Of the three major surviving Latin agricultural works, Cato’s De agri cultura might most uncontroversially be labeled a “technical treatise” on agriculture: the work consists principally of instructions for buying land and farm equipment, sowing and harvesting various crops, and maintaining the health of both animal and human residents of the farm. Cato’s text observes a more or less “discrete” structure, but this does not mean that the whole work consists of a haphazard aggregation of unrelated statements. Rawson observes that at the beginning of the work Cato follows some organizational patterns familiar from Greek technical literature, as when he provides a threefold division of types of cabbages and for each defines its natura and vis.46 However, though this classificatory approach does seem to suggest some common ground with Fuhrmann’s “Lehrbuch,” it does not closely match the bulk of the text. Most of the work leads the reader through a great variety of topics in a fashion that might not be quite random, but whose organizational principles are far from clear.47 The text is divided into 170 sections, each dealing with a single topic (planting an orchard, preparing cakes for sacrifice, sowing asparagus). Cato does not suggest connections between these sections or establish any rationale by which they build up into a coherent complex of concepts.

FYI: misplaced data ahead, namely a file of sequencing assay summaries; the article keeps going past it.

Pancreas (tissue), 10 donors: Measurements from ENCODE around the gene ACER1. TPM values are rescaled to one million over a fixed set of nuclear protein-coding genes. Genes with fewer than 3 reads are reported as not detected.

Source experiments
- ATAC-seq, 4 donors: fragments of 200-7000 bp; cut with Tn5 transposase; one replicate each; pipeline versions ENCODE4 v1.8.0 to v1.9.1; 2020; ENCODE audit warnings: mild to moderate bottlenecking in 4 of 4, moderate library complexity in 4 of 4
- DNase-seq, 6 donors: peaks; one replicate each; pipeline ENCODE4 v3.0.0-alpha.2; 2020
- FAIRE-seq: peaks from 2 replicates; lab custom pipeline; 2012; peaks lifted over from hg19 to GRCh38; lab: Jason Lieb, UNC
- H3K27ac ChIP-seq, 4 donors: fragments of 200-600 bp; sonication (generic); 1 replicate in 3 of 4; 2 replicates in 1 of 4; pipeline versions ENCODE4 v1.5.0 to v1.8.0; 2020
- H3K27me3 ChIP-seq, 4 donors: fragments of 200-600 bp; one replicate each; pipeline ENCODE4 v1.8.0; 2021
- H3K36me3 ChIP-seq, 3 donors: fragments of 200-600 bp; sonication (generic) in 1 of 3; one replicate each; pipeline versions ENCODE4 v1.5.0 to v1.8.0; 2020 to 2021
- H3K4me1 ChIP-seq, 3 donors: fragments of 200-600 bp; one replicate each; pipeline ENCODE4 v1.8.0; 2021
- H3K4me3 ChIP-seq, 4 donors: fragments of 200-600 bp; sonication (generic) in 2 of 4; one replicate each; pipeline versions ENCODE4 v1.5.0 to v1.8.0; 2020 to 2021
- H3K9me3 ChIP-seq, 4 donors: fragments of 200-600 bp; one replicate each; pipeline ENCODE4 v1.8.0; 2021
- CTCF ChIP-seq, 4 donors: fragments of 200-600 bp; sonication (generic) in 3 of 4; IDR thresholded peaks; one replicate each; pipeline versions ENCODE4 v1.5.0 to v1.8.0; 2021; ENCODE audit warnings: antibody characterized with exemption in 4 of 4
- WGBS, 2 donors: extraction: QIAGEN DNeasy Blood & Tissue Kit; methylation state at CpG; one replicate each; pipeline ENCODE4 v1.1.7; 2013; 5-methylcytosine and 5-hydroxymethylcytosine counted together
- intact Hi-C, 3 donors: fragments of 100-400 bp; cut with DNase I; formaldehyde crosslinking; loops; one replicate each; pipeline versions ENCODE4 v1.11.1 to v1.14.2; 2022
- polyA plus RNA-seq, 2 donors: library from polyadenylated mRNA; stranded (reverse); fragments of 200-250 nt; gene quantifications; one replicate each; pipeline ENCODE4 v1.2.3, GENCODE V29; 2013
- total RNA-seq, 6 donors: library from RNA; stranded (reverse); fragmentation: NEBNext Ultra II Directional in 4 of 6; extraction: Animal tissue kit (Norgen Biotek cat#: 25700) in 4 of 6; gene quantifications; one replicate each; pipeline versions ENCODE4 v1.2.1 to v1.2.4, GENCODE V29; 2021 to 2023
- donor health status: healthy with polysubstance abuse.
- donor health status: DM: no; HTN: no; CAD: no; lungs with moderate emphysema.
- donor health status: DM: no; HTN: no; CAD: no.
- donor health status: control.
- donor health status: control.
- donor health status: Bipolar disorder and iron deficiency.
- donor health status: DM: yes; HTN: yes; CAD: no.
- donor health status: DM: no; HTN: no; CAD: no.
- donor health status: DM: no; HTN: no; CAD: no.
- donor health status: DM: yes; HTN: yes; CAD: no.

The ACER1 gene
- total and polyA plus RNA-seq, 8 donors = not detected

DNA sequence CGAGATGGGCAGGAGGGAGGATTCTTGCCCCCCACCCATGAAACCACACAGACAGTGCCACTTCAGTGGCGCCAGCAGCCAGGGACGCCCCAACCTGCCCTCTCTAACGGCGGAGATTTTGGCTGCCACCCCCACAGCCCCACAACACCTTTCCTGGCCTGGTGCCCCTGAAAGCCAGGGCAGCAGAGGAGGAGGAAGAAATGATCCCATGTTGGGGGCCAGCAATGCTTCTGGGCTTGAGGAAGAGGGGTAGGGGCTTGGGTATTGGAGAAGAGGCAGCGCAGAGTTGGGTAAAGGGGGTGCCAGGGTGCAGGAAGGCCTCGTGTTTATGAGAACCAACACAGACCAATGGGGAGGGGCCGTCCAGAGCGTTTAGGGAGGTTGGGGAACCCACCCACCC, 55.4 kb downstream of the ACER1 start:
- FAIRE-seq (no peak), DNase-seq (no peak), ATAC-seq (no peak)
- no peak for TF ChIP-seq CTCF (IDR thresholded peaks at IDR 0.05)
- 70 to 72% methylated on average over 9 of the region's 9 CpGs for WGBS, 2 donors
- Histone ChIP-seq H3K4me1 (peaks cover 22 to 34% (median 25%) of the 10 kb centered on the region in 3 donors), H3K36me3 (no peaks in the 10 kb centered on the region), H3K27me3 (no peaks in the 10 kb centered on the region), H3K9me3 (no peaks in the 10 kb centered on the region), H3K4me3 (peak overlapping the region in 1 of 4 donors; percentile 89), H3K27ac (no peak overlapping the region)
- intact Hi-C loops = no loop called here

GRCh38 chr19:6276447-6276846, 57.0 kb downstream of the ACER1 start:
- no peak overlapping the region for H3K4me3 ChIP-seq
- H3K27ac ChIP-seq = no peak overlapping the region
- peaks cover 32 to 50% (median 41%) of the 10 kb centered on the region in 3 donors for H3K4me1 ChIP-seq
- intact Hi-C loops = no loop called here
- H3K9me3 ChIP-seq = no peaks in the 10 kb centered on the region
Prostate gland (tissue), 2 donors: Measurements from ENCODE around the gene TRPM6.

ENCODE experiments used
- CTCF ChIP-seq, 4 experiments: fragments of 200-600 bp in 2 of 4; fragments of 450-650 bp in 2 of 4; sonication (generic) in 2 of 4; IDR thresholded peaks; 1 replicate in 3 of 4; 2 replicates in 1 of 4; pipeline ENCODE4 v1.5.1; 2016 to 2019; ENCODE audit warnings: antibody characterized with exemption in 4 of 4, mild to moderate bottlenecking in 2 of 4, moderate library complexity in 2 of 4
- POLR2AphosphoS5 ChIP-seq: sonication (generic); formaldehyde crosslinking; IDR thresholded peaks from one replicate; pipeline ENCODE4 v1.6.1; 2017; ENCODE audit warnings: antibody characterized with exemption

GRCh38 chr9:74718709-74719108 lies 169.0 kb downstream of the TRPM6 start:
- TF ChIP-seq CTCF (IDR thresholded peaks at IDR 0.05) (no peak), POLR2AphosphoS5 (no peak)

The structure of Varro’s Res rustica distinguishes it sharply from other Latin agricultural texts: it is composed as a dialogue between Roman speakers, supplied with names (Gaius Fundanius, Gaius Agrius, and Publius Agrasius) elsewhere attested as genuine Roman nomina but obviously chosen here for their agricultural resonance. These speakers are soon joined by Gaius Licinius Stolo and Gnaeus Tremelius Scrofa. The latter of these is said by Columella to have written his own agricultural treatise and indeed thereby to have “restored eloquence” to the topic, though how he achieved this we cannot know, since his text does not survive.48 By integrating Scrofa as a participant in his own dialogue rather than listing him among his sources, Varro imposes his own brand of eloquence on the topic.49 The dialogue format’s pretense of spontaneous, oral composition naturally places some constraints on the continuity of the discussion, though Fuhrmann comments on the surprising degree of didactic systematization Varro manages to impose upon the dialogue format.50 Varro himself promises in his preface to specify everything he is leaving out, and to follow through the rest according to its “natural divisions” (1.1.11). Nevertheless, Varro’s interlocutors do, as is often the case in dialogues, debate, interject, and double back to topics already touched on—the speakers impose their own idiosyncratic structure on the flow of the text, which does not always follow the orderly structure promised at the outset. For example, Kronenberg observes how Scrofa “completely bungles his own categories when he actually discusses them,” so that what originally looked poised to be an orderly review of the principles of agriculture turns into something considerably, perhaps even comically, different.51 Varro’s dialogue is considerably more freewheeling than the “problem texts” Taub mentions, or the “catechistic” question-and-answer format Asper describes in more detail for Greek texts.52